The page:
Tag archive for » creativity «

Blocked? Make the Problem the Subject

Monday, 13. August 2018 1:53

Blogging and making art are not the same, but they are similar. The core procedures are nearly identical. The artist/blogger has ideas; s/he has to translate those ideas into some communicable form and send it into the world. Sometimes the artist/blogger has a notion as to whether the product is good or not; sometimes s/he doesn’t. The problem is, of course, that the artist/blogger has no idea what the audience is going to see in the product or say about what they see.

When everything is working properly, the artist and blogger have similar processes. S/he gets an idea, develops that idea, communicates the idea, edits the communication, and moves on to the next project. Regardless of how the audience might or might not respond, there is a feeling of accomplishment, of closure that makes moving forward easier.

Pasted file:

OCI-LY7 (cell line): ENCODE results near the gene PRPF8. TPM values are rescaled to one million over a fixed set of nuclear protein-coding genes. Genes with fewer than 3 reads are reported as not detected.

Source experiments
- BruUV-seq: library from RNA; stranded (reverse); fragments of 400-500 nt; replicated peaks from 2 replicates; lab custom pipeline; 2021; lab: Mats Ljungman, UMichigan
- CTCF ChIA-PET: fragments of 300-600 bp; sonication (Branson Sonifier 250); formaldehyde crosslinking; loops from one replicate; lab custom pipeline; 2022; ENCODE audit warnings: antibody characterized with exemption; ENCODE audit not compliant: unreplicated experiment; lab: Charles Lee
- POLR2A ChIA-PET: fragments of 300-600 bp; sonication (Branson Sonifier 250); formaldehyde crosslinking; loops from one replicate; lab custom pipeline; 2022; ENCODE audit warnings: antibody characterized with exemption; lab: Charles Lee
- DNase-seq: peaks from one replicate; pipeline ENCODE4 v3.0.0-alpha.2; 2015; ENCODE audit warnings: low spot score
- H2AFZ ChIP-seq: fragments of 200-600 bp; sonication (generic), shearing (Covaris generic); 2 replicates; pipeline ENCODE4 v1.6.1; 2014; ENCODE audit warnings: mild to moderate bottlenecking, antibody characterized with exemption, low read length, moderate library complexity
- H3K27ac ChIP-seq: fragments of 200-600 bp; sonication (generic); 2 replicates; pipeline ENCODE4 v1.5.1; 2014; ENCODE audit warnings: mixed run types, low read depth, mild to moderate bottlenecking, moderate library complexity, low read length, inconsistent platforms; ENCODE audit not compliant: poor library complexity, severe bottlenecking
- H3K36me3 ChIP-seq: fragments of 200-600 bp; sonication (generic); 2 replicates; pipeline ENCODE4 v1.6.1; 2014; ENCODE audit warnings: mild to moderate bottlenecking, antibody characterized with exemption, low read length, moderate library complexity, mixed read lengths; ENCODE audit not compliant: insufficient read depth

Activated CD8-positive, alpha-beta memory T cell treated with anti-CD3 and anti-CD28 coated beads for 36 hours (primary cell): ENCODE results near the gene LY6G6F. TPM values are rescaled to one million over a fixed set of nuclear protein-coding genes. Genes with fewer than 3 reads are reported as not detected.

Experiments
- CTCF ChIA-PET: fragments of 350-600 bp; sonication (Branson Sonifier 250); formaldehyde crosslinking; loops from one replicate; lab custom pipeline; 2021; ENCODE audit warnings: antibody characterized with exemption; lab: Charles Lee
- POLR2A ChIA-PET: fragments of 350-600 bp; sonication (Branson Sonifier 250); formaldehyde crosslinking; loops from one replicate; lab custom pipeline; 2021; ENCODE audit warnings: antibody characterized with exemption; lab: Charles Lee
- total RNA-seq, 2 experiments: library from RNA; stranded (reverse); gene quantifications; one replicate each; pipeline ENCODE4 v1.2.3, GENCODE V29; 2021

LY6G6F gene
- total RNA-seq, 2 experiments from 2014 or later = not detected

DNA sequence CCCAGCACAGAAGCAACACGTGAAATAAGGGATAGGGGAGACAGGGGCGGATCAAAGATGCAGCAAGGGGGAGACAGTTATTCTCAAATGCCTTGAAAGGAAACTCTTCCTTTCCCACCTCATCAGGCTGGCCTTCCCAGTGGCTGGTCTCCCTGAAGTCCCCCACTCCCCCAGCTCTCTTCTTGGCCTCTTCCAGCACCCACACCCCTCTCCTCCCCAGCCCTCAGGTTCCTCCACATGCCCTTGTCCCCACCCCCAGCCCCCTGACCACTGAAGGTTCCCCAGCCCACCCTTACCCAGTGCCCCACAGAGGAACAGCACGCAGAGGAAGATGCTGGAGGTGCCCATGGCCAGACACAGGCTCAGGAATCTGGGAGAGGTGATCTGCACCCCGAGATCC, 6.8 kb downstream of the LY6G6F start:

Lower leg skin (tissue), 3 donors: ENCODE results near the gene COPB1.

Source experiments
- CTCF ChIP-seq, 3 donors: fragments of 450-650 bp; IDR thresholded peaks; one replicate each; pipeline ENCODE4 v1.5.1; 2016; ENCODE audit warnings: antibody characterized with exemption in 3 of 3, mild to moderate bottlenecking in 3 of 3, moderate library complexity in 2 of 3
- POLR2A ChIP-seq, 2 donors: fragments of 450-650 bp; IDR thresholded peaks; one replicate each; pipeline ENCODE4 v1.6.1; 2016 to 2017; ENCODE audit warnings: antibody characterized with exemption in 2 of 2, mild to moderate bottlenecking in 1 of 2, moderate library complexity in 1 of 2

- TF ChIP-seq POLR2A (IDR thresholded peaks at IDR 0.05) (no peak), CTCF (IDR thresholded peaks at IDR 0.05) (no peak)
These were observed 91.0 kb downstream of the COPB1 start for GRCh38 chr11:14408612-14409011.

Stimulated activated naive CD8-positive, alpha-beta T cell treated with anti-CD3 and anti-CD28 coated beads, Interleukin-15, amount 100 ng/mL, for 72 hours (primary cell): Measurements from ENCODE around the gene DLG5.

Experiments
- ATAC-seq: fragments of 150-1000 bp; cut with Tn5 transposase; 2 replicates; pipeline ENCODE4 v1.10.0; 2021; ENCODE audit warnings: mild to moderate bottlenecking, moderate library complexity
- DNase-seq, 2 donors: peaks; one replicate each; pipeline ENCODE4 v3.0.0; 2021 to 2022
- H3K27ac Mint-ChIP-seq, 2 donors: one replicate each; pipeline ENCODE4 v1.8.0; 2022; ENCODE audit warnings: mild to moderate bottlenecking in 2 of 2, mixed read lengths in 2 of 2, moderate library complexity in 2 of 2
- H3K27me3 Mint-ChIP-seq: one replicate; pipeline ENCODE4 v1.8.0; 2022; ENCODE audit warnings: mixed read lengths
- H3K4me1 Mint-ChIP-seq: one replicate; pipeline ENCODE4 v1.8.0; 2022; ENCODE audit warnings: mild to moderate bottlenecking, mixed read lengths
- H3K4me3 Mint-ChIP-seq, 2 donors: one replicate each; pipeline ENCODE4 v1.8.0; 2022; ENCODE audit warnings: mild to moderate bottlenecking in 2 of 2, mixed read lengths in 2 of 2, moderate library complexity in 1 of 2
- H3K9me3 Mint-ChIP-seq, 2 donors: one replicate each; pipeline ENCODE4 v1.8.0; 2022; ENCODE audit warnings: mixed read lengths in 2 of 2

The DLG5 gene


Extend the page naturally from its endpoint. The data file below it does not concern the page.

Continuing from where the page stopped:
And when everything is not working properly, the problems are similar. Creative block preys on both the artist and the blogger. There are just times when the painter has no idea what to paint, when no new ideas come to the choreographer, when the playwright stares past the screen, not knowing where the plot is going. The same holds true for bloggers; ideas don’t come, and for most bloggers the problem is exacerbated by deadlines, since bloggers often work on a schedule.

A problem comparable to creative block is the problem of too many ideas at once. Ideas come to the artist/blogger quickly and s/he has no opportunity to develop one fully before another arises and fights for attention. The net result is that no idea gets full development and the artist/blogger feels that s/he is running in circles. And there is no product.

What to do?  There are literally thousands of articles dealing with creative block and how to overcome it. So the how is fairly well documented; all the artist or the blogger needs to do is pick one or more of those methods which s/he thinks will work for him/her.